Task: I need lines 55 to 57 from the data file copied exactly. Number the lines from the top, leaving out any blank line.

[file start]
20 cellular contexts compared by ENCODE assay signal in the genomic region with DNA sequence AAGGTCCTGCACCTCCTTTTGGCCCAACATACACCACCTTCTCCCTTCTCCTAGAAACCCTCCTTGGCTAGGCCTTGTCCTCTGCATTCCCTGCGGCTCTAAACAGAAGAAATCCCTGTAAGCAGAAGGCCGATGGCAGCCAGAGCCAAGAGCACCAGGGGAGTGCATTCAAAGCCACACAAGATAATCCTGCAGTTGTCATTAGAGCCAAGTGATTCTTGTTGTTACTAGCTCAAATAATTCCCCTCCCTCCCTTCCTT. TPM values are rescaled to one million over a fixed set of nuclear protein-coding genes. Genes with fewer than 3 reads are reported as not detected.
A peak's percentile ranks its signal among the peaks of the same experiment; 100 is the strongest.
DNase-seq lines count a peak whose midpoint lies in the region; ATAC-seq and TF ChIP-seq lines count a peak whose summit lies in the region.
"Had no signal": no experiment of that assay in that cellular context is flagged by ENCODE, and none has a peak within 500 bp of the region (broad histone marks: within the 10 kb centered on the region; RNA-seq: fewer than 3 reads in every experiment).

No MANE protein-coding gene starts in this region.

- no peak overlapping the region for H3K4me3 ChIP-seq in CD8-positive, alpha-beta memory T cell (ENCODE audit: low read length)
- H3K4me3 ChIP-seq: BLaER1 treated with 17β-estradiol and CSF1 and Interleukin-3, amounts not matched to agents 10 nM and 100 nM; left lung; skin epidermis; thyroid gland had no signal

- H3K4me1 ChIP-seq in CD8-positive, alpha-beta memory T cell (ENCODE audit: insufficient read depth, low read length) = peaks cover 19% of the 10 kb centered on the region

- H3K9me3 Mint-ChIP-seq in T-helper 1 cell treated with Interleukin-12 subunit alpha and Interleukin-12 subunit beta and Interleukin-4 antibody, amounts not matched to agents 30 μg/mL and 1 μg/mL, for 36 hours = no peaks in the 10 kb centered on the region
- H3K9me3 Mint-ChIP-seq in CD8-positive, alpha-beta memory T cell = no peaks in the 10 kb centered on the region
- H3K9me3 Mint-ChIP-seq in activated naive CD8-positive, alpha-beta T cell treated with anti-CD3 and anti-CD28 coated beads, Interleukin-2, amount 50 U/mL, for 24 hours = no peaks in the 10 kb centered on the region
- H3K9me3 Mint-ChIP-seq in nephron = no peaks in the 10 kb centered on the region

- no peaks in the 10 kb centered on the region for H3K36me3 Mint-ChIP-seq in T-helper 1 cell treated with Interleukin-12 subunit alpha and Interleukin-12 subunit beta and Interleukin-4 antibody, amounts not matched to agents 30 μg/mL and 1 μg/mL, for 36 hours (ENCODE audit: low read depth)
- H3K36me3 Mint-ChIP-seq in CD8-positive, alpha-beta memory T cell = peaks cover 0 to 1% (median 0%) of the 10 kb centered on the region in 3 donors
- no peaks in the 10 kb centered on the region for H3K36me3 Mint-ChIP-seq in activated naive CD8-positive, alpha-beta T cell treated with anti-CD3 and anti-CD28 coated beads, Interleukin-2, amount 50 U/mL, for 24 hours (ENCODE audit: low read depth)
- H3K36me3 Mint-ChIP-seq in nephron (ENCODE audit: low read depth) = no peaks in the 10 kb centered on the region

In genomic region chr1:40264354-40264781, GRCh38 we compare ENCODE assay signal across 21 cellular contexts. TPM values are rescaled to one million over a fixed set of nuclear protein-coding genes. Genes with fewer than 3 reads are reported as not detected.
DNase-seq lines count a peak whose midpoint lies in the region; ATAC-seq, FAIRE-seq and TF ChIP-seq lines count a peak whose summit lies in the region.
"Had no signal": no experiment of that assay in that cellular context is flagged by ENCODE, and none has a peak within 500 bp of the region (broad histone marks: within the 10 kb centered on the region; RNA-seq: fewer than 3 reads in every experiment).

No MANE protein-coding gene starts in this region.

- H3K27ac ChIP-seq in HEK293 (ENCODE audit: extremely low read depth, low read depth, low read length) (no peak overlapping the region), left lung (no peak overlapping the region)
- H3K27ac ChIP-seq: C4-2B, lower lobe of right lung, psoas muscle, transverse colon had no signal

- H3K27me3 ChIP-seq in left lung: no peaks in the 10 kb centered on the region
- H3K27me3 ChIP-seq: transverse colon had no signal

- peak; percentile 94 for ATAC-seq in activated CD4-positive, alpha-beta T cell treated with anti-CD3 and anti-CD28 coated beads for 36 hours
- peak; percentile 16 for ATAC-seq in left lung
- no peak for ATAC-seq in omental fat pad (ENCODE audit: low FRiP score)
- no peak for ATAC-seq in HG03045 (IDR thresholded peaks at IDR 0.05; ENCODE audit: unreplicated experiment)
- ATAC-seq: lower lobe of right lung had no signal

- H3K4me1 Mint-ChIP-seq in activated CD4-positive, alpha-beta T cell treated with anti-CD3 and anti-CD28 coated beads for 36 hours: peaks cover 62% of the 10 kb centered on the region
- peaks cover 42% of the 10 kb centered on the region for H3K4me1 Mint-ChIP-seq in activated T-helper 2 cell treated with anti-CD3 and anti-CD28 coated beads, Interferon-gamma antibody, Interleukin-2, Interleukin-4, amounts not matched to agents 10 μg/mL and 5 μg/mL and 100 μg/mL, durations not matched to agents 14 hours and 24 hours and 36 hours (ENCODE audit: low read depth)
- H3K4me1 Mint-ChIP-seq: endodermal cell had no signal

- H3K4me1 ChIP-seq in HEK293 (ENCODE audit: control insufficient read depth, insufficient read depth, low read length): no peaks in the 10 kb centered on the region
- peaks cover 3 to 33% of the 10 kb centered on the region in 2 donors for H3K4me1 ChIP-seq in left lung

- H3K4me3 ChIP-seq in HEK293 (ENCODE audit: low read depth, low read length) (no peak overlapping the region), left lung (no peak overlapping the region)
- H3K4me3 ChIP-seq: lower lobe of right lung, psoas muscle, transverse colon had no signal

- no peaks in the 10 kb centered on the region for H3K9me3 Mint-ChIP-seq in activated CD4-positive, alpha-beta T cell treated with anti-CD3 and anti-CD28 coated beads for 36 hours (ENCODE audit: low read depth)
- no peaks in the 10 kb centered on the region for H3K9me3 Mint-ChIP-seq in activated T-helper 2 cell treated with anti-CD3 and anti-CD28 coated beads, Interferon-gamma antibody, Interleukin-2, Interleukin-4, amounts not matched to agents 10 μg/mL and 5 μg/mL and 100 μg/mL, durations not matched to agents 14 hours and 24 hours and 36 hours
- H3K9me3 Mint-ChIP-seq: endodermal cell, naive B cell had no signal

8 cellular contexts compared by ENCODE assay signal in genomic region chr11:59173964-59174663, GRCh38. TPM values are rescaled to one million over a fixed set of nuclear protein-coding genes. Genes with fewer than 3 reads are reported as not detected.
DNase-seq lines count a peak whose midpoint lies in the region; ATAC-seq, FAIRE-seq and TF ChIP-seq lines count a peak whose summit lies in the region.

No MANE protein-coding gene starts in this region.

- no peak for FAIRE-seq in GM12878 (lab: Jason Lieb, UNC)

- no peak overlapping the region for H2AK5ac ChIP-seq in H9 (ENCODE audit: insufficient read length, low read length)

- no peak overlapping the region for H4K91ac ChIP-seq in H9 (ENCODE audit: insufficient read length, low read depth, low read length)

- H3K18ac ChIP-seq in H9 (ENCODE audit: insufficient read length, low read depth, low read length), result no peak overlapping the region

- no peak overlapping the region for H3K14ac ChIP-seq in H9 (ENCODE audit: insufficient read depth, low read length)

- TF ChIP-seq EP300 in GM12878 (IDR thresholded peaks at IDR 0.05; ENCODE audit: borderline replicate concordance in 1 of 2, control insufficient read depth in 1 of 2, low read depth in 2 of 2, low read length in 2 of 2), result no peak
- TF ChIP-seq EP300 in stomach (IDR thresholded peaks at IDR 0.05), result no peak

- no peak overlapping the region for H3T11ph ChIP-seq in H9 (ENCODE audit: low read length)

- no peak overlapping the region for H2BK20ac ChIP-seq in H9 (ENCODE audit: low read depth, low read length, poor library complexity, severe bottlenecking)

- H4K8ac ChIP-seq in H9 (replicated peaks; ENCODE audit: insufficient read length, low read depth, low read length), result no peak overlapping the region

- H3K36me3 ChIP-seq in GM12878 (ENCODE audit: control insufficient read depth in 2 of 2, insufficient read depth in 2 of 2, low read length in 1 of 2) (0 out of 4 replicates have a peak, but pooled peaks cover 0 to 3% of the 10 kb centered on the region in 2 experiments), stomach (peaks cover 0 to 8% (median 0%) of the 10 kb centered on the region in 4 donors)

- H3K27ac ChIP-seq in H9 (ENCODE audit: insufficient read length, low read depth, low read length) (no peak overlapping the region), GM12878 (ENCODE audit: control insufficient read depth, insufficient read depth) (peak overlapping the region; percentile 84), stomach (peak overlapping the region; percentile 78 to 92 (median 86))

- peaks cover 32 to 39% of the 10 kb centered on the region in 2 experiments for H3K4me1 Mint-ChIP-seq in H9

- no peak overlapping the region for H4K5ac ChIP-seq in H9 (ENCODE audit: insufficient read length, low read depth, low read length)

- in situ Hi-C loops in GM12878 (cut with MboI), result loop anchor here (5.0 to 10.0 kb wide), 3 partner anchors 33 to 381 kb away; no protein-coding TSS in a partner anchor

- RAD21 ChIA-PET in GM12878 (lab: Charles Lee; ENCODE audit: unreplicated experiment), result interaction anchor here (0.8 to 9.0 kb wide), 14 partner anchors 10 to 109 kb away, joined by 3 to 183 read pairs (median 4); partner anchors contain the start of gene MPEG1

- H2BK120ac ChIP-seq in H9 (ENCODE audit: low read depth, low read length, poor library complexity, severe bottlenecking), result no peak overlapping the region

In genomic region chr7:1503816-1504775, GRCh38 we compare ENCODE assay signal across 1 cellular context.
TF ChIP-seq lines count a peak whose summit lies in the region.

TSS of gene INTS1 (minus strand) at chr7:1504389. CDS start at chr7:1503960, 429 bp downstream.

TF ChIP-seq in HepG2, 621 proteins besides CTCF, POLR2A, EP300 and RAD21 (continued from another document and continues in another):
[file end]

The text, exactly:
- peaks cover 32 to 39% of the 10 kb centered on the region in 2 experiments for H3K4me1 Mint-ChIP-seq in H9

- no peak overlapping the region for H4K5ac ChIP-seq in H9 (ENCODE audit: insufficient read length, low read depth, low read length)

- in situ Hi-C loops in GM12878 (cut with MboI), result loop anchor here (5.0 to 10.0 kb wide), 3 partner anchors 33 to 381 kb away; no protein-coding TSS in a partner anchor